When Charles the eighth, the French King, then but Four­teen years old, held a Parliament at Tours, although the Power of the Parliament was never Before nor After so great, as in those Times; yet Relli then the Speaker for the Peo­ple, turning himself to the King, thus beginneth: Most High, most Mighty, and most Christian King, our Natural and Onely Lord; we poor, humble, and obedient Subjects, &c. which are come hither by your Command, in all Humility, Reverence, and [Page 4] Subjection, present our selves before you, &c. And have given me in charge from all this Noble Assembly to declare unto You, the good Will and hearty desire they have, with a most fervent Resolution to Serve, Obey, and Aid You in all your Affairs, Commandments, and Pleasures. All this Speech is nothing else but a Declaration of their good Will towards the King, and of their humble Obedience and Loyalty.

The like Speech was used in the Parliament at Orleans to Charles the 9th, when he was scarce Eleven Years old.

Neither are the Parliaments in Spain otherwise holden, but that even a greater Obedience of all the People is given to the King; as is to be seen in the Acts of the Parliament at Toledo by King Philip, 1552. when he yet was scarce Twen­ty Five Years old. The Answers also of the King of Spain unto the Requests and humble Supplications of his People, are given in these words: We will, or else, We Decree or Ordain; yea, the Subsidies that the Subjects pay unto the King of Spain, they call Service.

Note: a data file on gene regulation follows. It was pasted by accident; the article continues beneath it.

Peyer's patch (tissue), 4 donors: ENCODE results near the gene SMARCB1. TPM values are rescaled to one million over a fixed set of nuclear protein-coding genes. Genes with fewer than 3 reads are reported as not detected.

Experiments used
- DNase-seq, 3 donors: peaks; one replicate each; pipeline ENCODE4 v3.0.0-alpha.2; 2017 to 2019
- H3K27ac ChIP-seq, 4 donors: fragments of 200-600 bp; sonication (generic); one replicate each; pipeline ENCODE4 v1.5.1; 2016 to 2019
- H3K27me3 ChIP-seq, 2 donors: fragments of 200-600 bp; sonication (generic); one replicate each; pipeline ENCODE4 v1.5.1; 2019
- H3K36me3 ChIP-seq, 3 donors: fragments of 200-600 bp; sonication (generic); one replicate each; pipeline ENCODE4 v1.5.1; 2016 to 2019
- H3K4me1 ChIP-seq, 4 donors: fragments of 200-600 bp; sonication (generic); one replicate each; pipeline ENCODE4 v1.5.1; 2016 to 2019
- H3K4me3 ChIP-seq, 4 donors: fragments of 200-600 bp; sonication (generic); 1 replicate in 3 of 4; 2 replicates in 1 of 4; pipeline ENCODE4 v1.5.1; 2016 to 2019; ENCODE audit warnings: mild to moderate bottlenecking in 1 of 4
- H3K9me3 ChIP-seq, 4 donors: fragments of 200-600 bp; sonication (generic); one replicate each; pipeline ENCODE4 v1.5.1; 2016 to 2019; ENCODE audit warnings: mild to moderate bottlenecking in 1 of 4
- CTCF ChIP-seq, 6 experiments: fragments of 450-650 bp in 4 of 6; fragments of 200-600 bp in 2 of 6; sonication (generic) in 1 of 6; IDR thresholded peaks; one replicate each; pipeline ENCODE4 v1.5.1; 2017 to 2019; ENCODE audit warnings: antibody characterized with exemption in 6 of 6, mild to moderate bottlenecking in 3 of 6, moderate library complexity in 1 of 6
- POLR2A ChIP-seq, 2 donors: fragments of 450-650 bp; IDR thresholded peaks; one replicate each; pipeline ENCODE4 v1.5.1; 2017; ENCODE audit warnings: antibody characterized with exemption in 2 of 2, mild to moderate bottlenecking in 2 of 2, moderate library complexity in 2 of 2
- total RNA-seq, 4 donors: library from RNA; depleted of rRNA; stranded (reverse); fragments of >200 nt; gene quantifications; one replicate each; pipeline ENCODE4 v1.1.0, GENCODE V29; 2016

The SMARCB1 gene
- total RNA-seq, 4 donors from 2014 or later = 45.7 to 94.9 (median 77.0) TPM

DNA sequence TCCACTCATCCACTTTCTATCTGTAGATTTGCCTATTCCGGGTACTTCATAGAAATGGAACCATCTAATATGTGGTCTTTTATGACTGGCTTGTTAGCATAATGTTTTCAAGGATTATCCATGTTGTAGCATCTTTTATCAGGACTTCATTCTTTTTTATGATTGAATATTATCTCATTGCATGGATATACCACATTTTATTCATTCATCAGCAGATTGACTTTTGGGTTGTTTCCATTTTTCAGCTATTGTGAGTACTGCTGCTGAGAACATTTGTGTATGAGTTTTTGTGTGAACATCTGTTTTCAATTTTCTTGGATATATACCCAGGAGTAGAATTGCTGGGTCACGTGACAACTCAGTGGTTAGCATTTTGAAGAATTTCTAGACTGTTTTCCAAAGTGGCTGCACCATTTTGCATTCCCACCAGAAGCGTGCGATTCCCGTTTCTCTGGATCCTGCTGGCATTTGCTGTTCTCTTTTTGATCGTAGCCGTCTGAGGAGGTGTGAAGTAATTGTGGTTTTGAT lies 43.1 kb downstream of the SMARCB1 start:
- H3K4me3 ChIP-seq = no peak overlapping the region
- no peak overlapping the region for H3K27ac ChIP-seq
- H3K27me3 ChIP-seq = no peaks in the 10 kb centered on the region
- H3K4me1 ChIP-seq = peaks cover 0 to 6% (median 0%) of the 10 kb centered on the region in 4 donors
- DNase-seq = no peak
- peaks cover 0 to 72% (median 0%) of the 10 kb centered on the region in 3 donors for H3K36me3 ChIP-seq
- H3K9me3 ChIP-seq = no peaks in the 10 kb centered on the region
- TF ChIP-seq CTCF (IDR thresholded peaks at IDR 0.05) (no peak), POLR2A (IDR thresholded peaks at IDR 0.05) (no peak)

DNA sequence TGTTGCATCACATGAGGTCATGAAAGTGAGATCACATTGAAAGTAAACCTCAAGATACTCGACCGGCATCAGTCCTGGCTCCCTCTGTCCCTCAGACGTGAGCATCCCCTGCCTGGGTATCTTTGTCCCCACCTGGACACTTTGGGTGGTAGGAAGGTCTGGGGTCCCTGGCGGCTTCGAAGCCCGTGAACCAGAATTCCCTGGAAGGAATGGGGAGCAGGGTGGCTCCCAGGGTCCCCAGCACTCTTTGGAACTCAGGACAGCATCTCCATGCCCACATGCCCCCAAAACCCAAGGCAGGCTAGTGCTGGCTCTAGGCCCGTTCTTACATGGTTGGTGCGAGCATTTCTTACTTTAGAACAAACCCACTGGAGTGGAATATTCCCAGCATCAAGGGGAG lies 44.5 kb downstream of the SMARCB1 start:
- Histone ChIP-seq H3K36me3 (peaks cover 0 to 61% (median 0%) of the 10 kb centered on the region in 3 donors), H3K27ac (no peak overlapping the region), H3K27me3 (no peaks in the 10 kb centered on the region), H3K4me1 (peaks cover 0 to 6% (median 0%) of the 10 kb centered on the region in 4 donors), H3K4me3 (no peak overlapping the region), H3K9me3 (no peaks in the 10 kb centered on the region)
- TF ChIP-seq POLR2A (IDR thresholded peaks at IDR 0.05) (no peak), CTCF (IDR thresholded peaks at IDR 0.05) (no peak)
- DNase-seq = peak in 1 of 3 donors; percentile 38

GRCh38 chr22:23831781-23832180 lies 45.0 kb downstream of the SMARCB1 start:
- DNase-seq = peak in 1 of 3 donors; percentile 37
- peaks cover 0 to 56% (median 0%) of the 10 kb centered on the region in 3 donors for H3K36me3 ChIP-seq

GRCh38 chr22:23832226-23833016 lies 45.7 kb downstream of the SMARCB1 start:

In the Parliaments of England, which have commonly been holden every Third Year, the Estates seem to have a great Liberty, (as the Northern People almost all breathe there­after) yet so it is, that in effect they proceed not, but by way of Supplications and Requests to the King. As in the Parliament holden in Octob. 1566. when the Estates by a common Consent had resolved (as they gave the Queen to understand) not to Treat of any thing, until She had first Appointed who should Succeed Her in the Crown; She gave them no other Answer, but That they were not to make her Grave before she were Dead. All whose Resolutions were to no purpose without Her good liking, neither did She in that any thing that they requested.